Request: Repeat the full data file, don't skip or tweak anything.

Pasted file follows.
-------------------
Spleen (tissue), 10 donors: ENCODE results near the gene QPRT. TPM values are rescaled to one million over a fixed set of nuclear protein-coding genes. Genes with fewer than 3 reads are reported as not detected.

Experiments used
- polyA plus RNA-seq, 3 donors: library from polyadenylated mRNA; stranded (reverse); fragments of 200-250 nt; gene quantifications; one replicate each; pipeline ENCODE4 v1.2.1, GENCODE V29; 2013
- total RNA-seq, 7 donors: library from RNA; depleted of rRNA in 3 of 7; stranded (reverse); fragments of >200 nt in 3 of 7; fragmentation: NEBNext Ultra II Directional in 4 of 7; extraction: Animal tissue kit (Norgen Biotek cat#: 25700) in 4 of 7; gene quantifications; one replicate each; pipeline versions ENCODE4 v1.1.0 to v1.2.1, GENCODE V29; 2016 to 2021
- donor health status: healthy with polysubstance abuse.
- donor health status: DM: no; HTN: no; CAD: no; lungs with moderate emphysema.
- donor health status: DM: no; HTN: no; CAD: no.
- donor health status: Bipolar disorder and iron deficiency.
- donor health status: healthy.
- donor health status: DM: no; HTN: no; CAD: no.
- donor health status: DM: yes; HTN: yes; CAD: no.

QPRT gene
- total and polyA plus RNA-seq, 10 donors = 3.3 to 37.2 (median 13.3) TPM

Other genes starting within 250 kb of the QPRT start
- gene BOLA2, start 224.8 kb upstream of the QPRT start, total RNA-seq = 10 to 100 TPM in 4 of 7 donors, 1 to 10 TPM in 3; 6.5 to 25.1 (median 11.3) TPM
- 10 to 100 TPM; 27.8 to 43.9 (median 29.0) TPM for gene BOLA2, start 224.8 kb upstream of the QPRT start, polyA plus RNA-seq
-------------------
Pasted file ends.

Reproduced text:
Spleen (tissue), 10 donors: ENCODE results near the gene QPRT. TPM values are rescaled to one million over a fixed set of nuclear protein-coding genes. Genes with fewer than 3 reads are reported as not detected.

Experiments used
- polyA plus RNA-seq, 3 donors: library from polyadenylated mRNA; stranded (reverse); fragments of 200-250 nt; gene quantifications; one replicate each; pipeline ENCODE4 v1.2.1, GENCODE V29; 2013
- total RNA-seq, 7 donors: library from RNA; depleted of rRNA in 3 of 7; stranded (reverse); fragments of >200 nt in 3 of 7; fragmentation: NEBNext Ultra II Directional in 4 of 7; extraction: Animal tissue kit (Norgen Biotek cat#: 25700) in 4 of 7; gene quantifications; one replicate each; pipeline versions ENCODE4 v1.1.0 to v1.2.1, GENCODE V29; 2016 to 2021
- donor health status: healthy with polysubstance abuse.
- donor health status: DM: no; HTN: no; CAD: no; lungs with moderate emphysema.
- donor health status: DM: no; HTN: no; CAD: no.
- donor health status: Bipolar disorder and iron deficiency.
- donor health status: healthy.
- donor health status: DM: no; HTN: no; CAD: no.
- donor health status: DM: yes; HTN: yes; CAD: no.

QPRT gene
- total and polyA plus RNA-seq, 10 donors = 3.3 to 37.2 (median 13.3) TPM

Other genes starting within 250 kb of the QPRT start
- gene BOLA2, start 224.8 kb upstream of the QPRT start, total RNA-seq = 10 to 100 TPM in 4 of 7 donors, 1 to 10 TPM in 3; 6.5 to 25.1 (median 11.3) TPM
- 10 to 100 TPM; 27.8 to 43.9 (median 29.0) TPM for gene BOLA2, start 224.8 kb upstream of the QPRT start, polyA plus RNA-seq